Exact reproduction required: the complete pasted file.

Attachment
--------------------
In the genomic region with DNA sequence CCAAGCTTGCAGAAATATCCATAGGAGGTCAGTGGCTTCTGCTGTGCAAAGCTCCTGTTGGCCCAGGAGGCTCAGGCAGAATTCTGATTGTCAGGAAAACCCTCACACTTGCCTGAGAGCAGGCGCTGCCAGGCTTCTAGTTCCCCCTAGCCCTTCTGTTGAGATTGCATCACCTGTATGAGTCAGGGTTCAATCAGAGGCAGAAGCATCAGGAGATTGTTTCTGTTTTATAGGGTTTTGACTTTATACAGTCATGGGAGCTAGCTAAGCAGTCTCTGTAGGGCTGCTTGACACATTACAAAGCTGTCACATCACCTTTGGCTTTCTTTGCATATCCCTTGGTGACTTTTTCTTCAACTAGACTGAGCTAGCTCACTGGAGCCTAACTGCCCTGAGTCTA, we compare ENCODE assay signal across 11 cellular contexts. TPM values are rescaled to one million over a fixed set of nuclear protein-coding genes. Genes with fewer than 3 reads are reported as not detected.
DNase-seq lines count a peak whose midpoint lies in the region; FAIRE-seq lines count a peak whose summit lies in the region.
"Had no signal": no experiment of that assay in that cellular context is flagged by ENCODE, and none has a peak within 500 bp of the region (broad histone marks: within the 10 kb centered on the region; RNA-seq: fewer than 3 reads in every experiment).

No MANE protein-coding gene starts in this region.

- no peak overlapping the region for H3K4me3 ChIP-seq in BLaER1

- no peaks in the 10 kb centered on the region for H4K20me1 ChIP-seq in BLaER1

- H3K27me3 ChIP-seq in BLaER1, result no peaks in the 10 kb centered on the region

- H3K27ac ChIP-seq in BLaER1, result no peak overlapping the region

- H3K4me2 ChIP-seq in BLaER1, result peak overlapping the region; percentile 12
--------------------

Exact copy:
In the genomic region with DNA sequence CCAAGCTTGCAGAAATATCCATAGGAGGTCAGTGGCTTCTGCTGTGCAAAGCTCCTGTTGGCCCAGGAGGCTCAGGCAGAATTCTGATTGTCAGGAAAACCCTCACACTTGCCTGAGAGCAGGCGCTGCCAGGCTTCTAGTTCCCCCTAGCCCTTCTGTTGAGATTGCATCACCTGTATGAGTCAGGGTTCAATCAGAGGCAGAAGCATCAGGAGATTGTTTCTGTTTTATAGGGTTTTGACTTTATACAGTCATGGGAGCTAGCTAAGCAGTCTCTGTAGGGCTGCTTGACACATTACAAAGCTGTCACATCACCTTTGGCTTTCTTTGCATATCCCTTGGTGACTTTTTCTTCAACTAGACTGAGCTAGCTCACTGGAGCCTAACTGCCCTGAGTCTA, we compare ENCODE assay signal across 11 cellular contexts. TPM values are rescaled to one million over a fixed set of nuclear protein-coding genes. Genes with fewer than 3 reads are reported as not detected.
DNase-seq lines count a peak whose midpoint lies in the region; FAIRE-seq lines count a peak whose summit lies in the region.
"Had no signal": no experiment of that assay in that cellular context is flagged by ENCODE, and none has a peak within 500 bp of the region (broad histone marks: within the 10 kb centered on the region; RNA-seq: fewer than 3 reads in every experiment).

No MANE protein-coding gene starts in this region.

- no peak overlapping the region for H3K4me3 ChIP-seq in BLaER1

- no peaks in the 10 kb centered on the region for H4K20me1 ChIP-seq in BLaER1

- H3K27me3 ChIP-seq in BLaER1, result no peaks in the 10 kb centered on the region

- H3K27ac ChIP-seq in BLaER1, result no peak overlapping the region

- H3K4me2 ChIP-seq in BLaER1, result peak overlapping the region; percentile 12